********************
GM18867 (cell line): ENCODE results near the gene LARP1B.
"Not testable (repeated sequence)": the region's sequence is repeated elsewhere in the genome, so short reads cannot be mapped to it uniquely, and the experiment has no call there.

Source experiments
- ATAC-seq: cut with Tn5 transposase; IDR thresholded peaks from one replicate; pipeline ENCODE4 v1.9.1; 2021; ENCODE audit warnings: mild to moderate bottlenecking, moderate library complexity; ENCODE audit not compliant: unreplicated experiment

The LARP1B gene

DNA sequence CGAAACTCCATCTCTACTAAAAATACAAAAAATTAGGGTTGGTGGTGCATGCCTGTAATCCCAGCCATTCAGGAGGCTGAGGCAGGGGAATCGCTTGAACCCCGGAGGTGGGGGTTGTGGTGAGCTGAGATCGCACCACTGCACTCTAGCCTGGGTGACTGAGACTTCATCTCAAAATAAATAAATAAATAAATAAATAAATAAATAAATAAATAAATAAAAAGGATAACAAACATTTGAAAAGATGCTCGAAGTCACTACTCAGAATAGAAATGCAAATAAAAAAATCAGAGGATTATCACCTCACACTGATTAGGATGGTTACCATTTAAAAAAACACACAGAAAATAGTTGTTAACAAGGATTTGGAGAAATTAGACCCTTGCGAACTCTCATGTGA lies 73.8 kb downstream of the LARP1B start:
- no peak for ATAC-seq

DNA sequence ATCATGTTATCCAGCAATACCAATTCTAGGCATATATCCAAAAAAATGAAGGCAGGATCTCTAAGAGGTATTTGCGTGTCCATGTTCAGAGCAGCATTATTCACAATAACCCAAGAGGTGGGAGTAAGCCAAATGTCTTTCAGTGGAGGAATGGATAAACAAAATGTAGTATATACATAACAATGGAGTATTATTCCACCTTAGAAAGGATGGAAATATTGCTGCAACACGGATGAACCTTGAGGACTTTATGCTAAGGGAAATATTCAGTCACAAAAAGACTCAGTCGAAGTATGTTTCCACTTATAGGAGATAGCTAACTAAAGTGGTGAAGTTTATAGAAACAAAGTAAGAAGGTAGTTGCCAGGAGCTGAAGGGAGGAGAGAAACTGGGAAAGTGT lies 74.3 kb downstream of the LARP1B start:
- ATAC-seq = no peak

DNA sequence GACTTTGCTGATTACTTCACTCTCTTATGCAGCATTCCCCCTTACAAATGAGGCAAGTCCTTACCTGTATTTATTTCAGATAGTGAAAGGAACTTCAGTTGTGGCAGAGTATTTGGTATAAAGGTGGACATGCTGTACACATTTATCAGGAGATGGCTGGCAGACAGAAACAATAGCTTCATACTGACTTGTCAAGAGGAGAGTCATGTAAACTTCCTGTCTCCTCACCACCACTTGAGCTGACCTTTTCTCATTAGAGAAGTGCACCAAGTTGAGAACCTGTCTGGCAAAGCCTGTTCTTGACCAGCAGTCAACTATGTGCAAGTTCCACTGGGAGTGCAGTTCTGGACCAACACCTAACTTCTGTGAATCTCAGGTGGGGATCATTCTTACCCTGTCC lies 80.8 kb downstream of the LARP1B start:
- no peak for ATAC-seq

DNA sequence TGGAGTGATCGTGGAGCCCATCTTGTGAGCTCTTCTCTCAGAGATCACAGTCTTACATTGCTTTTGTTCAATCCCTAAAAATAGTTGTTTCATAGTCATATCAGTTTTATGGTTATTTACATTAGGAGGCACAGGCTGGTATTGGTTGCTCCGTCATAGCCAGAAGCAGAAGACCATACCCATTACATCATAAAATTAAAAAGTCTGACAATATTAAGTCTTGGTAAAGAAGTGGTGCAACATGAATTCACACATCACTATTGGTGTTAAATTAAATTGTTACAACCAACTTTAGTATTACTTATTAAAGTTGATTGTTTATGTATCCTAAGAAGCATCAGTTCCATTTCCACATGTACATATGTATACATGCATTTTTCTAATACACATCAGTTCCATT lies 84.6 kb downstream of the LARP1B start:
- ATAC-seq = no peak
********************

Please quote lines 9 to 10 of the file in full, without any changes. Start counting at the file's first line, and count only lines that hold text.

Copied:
- ATAC-seq = no peak

DNA sequence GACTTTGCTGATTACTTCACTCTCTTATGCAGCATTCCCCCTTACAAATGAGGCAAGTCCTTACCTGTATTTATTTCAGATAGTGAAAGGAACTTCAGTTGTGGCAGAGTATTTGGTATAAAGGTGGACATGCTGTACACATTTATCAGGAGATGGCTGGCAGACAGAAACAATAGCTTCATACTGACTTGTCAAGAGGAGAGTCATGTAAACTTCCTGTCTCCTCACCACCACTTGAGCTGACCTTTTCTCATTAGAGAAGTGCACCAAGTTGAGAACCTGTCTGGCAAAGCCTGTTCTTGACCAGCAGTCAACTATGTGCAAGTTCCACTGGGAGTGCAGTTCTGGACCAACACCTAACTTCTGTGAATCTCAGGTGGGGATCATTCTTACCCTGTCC lies 80.8 kb downstream of the LARP1B start: